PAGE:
What is mental health?
What is mental health?
Mental health usually encompasses many items like physical, psychological, and social well-being. Depending on those three things, it can affect how we think, feel, and act, as well as how we handle stress and our ability to make healthy decisions (CDC Mental Health). Mental health is also something that is always with us and acts fluidly. We can feel very strong in our mental health one day, and then the next we can have a “blah” day and not make the best decisions for ourselves. It is important to not judge ourselves when we have a “blah” day or a day when we don’t make the best decisions for ourselves, but reframe our thinking to look at our growth and how we can continue to move forward- even though we will have a few hiccups along the way. Hiccups, setbacks, regression, all of these things are normal. What we need to focus on is what we do after.
For example, Dak Prescott, the quarterback for the Dallas Cowboys, has recently had “Ask 4 Help” written on his wrist tape every game to bring awareness to mental health and specifically suicide prevention. He has been open about his brother’s suicide last year and how he asked for help (Ask 4 Help). It is important for people to normalize struggling and to remove the stigma surrounding mental health.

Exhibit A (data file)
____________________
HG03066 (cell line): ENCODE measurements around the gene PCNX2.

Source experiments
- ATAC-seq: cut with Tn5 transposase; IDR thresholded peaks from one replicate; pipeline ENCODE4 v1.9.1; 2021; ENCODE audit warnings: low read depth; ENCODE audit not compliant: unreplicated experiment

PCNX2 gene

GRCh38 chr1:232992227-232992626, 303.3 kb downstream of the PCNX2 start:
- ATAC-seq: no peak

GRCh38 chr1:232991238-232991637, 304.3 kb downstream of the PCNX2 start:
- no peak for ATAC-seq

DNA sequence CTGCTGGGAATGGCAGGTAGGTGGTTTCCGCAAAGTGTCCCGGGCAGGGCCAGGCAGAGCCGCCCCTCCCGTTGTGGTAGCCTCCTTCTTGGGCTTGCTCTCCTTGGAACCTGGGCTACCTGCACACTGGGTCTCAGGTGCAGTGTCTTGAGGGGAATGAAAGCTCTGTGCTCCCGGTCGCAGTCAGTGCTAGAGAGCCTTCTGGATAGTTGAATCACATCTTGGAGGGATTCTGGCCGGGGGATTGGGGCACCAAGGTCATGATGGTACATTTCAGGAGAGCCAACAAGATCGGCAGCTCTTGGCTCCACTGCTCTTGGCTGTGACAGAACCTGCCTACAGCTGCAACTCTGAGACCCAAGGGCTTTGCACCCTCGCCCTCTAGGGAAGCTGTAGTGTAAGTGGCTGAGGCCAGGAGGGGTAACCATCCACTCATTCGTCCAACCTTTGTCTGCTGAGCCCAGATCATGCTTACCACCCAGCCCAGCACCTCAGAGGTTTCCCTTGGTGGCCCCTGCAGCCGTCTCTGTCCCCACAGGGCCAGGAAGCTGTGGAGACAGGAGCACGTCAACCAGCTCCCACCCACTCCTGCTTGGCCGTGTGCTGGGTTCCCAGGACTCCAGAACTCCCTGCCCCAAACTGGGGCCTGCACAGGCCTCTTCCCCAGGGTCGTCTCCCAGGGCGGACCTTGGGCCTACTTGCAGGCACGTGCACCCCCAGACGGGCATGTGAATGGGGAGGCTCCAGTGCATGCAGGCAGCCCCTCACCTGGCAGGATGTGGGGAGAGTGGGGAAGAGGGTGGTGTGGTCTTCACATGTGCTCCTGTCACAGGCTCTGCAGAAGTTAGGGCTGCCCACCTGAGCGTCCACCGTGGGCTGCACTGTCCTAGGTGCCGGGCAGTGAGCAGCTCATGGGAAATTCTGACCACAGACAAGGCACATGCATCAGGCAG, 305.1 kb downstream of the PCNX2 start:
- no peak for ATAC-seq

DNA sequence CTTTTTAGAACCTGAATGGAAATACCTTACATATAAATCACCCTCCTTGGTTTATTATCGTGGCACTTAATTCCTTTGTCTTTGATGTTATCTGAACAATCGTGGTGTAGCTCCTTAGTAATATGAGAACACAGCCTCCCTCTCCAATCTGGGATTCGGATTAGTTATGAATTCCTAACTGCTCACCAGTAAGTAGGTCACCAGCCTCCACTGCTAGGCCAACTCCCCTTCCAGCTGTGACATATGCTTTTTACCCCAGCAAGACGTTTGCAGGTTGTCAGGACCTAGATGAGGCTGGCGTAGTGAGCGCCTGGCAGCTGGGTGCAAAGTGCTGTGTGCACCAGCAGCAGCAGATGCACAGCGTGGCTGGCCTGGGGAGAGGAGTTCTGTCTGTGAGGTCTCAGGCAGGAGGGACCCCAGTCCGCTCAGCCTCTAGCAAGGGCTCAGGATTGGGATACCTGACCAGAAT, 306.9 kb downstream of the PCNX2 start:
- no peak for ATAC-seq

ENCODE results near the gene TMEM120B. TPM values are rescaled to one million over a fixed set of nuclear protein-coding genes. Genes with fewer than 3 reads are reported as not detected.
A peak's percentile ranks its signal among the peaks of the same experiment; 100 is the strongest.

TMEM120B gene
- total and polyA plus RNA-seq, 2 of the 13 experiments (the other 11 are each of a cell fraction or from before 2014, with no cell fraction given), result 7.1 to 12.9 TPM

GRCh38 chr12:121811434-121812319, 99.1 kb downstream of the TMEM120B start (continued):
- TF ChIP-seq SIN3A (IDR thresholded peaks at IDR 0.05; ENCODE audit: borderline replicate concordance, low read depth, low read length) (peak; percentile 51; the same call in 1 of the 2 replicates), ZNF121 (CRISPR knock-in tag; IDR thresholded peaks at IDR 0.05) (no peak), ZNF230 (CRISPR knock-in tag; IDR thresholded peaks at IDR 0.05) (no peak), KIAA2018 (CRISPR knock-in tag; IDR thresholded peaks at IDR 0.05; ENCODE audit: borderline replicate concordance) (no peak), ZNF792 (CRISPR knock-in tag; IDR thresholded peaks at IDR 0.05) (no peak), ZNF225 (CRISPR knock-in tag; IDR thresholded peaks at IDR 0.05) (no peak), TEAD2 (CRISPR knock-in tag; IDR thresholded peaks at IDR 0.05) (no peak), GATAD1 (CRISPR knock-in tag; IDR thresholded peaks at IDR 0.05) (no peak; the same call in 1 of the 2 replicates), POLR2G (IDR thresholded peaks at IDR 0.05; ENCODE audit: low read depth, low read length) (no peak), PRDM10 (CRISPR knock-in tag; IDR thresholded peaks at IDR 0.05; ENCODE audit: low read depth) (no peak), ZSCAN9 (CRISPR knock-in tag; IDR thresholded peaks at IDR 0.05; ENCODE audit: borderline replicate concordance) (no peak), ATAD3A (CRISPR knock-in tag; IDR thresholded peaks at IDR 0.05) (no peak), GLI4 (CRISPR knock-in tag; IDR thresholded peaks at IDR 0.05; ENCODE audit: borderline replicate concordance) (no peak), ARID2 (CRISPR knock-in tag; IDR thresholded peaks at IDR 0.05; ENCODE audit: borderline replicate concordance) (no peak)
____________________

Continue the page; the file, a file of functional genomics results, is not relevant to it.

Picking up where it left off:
How common are mental health conditions?
Mental health conditions can range from just not feeling like yourself for a moment during a day to having thoughts of self-harm and everywhere in between. It is important to understand that if you are having these feelings, you are not alone and there are people available to talk to and provide help. The National Alliance of Mental Illness reports that 1 in 5 people experience mental illness every year, 1 in 20 experience serious mental illness, 1 in 6 U.S. youth (6-17 years old) experience a mental health disorder each year, and 50% of all lifetime mental illness begins by age 14, and 75% by age 24 (NAMI Mental Illness).
What affects our mental health?
Many factors contribute to mental health and mental wellness. Some of these factors include (Mind.org)
- Biological (genetics and brain chemistry)